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One of the tasks of the Post-Release Monitoring (PRM) team involves collecting data on the phenology of natural-occurring plant species in orangutan habitats. While conducting phenological surveys, our PRM team occasionally meets orangutans as well. Let’s learn about one of these encounters that occurred during a recent phenology survey!

In February, our PRM team from Camp Nles Mamse in the Kehje Sewen Forest, East Kalimantan, conducted a phenological survey in a special area approximately two hours walk from camp. Phenological surveys are typically conducted in areas with natural food sources for orangutans. While trekking along the main route, the team found traces of orangutan foods, such as suli, also known as Etlingera sp. or wild ginger.

Upon arriving at the survey site, the team immediately split into two. The first team moved to an area known as Phenology 2, while the second team went to Phenology 4. After an hour of surveying, the second team heard the sound of rustling branches. At first, the sound was thought to be from a monkey or gibbon. However, not long after, an orangutan appeared. Not afraid of the team's presence, she came closer. From the top of a tree, the female orangutan climbed down branch by branch, while our team waited vigilantly, preparing to identify her.

As she approached, our team noticed she was quite large, but her face was unrecognisable. She looked healthy and had thick hair. She kiss-squeaked, indicating that she did not appreciate the team’s presence. While she sat on a branch waiting for the human intruders to leave, our team members took photos of her face from several different angles, to later identify her back at camp.

Our PRM team members resumed the phenological survey as originally planned, but the orangutan shadowed them. The terrain soon revealed an unfavourable descent, so the team decided to reroute towards the riverbank. The team noticed that the orangutan was still following along; She seemed determined to keep an eye on the humans that were trespassing in her part of the forest.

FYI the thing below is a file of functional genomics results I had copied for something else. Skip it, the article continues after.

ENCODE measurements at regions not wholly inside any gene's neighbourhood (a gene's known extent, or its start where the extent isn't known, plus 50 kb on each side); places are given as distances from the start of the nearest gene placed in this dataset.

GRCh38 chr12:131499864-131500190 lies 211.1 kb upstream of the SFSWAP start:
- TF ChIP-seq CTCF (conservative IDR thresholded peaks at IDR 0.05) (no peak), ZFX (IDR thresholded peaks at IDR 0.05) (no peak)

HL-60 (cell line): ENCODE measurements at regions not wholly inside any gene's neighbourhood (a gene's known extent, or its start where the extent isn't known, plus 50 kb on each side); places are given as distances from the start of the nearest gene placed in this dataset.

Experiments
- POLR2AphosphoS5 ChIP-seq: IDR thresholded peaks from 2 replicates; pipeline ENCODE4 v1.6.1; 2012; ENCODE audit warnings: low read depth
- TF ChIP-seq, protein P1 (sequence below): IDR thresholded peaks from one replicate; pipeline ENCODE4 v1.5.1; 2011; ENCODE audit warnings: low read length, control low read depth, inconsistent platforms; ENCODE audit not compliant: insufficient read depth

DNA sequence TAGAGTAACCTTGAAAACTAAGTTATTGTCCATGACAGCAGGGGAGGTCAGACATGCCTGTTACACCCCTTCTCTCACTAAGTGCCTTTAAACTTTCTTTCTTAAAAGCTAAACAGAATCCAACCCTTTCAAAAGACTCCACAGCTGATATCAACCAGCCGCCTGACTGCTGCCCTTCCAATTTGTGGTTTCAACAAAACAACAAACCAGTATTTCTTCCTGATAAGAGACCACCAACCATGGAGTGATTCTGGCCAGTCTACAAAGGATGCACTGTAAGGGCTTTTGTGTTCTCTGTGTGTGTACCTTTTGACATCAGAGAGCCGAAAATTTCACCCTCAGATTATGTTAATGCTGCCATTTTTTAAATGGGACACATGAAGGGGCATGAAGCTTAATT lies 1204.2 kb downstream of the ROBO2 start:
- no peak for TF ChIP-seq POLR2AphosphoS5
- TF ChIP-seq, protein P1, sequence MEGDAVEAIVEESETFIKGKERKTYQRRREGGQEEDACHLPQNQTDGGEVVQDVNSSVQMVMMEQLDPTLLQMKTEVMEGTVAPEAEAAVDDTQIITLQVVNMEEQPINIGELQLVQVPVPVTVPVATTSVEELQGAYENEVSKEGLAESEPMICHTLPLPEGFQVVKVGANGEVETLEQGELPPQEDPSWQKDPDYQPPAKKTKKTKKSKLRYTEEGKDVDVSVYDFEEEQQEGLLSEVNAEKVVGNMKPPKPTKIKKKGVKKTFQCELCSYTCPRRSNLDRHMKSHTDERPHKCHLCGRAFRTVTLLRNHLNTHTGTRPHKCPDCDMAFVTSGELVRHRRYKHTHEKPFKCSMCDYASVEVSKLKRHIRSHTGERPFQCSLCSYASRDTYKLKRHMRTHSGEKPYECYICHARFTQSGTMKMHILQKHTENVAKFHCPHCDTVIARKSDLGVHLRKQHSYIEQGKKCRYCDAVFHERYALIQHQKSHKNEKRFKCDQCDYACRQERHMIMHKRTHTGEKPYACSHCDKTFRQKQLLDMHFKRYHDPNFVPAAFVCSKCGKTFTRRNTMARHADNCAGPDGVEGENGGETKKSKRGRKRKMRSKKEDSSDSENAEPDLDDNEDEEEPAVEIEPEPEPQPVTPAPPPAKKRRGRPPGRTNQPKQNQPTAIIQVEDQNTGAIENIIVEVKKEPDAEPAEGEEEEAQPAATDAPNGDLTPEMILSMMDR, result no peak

However, the team had not finished conducting the survey. After waiting some time for the female orangutan to move on, the team grew concerned that she was overly comfortable with humans. Eventually they made the decision to shoo her away with loud noises and by banging the trunk of the tree she was perched in. The team’s attempts were successful, as she soon moved off through the high canopy, where she could not disrupt the survey process below.

After our team members completed the survey, they rushed back to camp to try and identify the mystery orangutan. Through comparisons with other photos, they soon discovered that the female orangutan in question was Erina, who was released in 2018. Based on our records, Erina was previously known as a beloved and playful individual.

How delighted our team was to encounter Erina in such good condition, after last laying eyes on her in September 2021!

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